Monday, May 28, 2007

Baby Sister

I am the eldest of six siblings, plus hundreds of foster siblings who came in and out of our lives and enriched us immeasurably. Our well spread out stair-steps go: me, sister, brother, brother, brother, sister. My youngest sister was born when I was seventeen years old and she was always like my own baby, in a way. My mom made a rule that I was not to carry her around in public if it could be helped because people always assumed she was my baby, an assumption my mother did not much appreciate. I used to sing my baby sister to sleep with the same three songs every night and I always loved her the best. I went away to college when she was just about five months old, but I didn't go very far...close enough that I was home on weekends to baby sit and home a couple of weeknights a week to babysit once my folks got me a car so I could. Also, I lived at home during the summers and watched the kids full-time so my mom could work in exchange for college money - I was like the wife. My baby sister and I stayed very close. When I moved to Austin for a year to get my Master's Degree, my folks moved the family from our home in Dallas back to Corpus where I and my other sister had been born. I was pleased. I spent that year alternating weekends visiting Lone Star Pa in Denton and the fam in Corpus and when I finished graduate school, Lone Star Pa and I both moved to Corpus, marrying a few months later. I got pregnant right away and then...the fam moved back to Dallas. It was a little late for me to follow them again and I was devasted, needing to stay employed and take care of my unborn child but torn to bits by the thought of living so far away from my baby sister, who was six when they moved away. It never really got any easier.

My baby sister and I stayed close over the years by her spending many stretches of her winter, spring and summer breaks visiting me in Corpus. I plotted to have her eventually move back to go to college here and dreamed of that for years. When my sister hit her mid-teens, though, she got busy with her own social life and stopped wanting to visit so much. I missed her a ton and my dreams of her living here someday pretty much evaporated. When she recently decided to go to college here, it was like a dream come true. I am looking forward intensely to having her here in the fall.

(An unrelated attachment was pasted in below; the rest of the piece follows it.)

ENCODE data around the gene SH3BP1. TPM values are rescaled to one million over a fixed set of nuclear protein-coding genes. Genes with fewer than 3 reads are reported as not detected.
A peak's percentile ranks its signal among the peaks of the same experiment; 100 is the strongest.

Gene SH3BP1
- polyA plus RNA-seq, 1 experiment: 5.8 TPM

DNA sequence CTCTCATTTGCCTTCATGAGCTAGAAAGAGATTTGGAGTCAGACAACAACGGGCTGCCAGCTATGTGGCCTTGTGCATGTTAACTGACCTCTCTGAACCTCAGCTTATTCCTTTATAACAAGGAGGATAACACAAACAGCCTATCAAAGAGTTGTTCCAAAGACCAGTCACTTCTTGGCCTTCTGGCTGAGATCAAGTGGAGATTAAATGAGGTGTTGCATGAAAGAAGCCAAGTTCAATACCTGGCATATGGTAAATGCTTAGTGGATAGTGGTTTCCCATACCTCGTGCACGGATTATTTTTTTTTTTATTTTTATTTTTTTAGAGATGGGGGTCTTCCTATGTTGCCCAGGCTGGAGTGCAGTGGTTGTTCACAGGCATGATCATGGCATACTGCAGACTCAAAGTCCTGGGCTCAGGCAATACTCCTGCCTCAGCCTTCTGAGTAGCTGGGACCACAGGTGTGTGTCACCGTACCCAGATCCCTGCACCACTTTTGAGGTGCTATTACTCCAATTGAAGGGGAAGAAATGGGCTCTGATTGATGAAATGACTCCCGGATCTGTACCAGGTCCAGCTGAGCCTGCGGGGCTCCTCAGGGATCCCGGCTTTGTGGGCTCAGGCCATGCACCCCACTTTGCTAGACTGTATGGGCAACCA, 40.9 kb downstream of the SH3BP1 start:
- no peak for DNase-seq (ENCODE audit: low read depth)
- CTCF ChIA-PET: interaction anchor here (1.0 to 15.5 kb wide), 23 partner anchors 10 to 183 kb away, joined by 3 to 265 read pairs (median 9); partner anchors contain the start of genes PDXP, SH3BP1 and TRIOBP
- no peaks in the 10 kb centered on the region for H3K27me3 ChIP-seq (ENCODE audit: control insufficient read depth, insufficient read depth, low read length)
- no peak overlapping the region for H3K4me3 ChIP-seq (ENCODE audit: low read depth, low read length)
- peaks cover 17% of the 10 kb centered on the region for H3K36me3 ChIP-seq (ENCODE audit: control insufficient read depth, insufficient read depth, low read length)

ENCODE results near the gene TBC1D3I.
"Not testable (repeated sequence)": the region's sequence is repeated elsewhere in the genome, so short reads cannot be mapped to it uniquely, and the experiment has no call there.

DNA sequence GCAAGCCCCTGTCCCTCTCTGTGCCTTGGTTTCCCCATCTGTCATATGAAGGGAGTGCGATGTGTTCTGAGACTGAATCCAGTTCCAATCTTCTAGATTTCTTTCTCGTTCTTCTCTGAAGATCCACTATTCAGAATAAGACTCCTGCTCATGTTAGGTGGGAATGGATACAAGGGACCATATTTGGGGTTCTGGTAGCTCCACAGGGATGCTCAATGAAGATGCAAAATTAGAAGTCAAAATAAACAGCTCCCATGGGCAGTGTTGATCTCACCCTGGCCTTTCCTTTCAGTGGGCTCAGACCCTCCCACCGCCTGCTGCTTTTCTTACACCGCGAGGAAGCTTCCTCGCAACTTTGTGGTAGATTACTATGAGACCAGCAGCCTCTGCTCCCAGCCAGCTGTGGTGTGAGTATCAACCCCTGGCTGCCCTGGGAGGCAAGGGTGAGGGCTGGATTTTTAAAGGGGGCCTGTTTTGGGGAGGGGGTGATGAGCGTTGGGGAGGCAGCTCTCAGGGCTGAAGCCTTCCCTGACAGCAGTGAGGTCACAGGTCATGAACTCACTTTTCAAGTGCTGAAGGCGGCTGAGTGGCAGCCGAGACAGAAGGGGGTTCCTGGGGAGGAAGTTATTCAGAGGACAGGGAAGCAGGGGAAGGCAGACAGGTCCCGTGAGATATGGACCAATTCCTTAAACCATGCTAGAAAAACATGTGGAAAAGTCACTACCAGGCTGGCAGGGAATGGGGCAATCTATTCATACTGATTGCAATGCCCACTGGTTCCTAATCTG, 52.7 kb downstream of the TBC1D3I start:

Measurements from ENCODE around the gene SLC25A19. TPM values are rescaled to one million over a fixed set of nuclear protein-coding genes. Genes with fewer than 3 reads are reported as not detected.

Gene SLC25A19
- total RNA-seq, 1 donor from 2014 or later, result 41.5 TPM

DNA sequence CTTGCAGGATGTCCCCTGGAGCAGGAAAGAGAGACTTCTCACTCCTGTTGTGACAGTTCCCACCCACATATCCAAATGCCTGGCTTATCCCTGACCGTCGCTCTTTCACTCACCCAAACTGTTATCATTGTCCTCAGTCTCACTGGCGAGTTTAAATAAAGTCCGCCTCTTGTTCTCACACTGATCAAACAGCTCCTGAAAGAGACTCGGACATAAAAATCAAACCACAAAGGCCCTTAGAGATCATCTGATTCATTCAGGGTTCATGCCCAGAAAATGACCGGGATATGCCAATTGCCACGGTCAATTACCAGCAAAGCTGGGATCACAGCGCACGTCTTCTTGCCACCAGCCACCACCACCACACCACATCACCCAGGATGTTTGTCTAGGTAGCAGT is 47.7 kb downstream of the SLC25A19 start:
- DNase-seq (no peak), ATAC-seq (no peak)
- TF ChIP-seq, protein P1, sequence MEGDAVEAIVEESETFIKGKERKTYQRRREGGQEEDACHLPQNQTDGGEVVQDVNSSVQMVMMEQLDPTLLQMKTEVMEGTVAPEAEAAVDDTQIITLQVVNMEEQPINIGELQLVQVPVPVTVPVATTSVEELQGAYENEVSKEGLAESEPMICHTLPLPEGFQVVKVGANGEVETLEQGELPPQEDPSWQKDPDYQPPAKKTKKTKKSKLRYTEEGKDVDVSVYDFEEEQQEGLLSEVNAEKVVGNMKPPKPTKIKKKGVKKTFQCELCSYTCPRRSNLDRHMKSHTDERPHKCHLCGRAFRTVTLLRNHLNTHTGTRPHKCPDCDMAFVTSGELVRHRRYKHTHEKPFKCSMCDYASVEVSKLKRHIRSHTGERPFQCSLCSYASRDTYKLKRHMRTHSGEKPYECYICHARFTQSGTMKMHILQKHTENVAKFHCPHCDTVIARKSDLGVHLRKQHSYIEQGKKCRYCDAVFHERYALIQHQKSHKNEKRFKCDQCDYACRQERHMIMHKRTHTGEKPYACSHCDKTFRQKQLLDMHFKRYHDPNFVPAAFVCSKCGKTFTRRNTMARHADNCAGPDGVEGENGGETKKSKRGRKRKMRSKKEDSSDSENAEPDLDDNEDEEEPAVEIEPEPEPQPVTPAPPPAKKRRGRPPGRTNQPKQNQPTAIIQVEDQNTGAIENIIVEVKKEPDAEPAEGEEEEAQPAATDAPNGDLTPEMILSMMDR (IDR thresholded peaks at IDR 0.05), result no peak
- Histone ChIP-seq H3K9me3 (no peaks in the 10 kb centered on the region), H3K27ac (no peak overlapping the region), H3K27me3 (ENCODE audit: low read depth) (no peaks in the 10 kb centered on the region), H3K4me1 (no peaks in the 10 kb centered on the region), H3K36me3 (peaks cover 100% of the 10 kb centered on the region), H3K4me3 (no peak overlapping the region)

When I graduated from college, my baby sister, then four, was made to wear a dress, something very not-her and which she protested loudly. I would not have cared one way or the other, but the parents bribed her into it by telling her we (mom and sisters) would wear boy clothes to her high school graduation if she did. Over the years, this evolved into wearing tuxes. Well, by the time the baby sister's graduation came along, everyone else was wiggling out of the tux promise. I could not afford to rent a real tux, but I cobbled together a reasonable facsimile from a ruffly white shirt, black pants, a scarf cumberbund, a black suit jacket of my stepdad's and one of my brother's bow ties. I intended to keep my promise. My sister was in a different place, though, and turned red when she saw me. She made me change into a blouse and skirt. Ah, well. I tried.

My sister is so grown up and beautiful now. She graduated with all kinds of honors in the top 5% of her class. She's an athlete and a hard-worker and cares about God and her family and friends. She's going to major in kinesiology. I'm so proud of her.

Friday, May 25, 2007


My new baby niecelet is gorgeous! I got to meet her on my visit. She has huge, alert eyes and is quiet and brilliant and gorgeous and fuzzy!

Last Weekend on The Road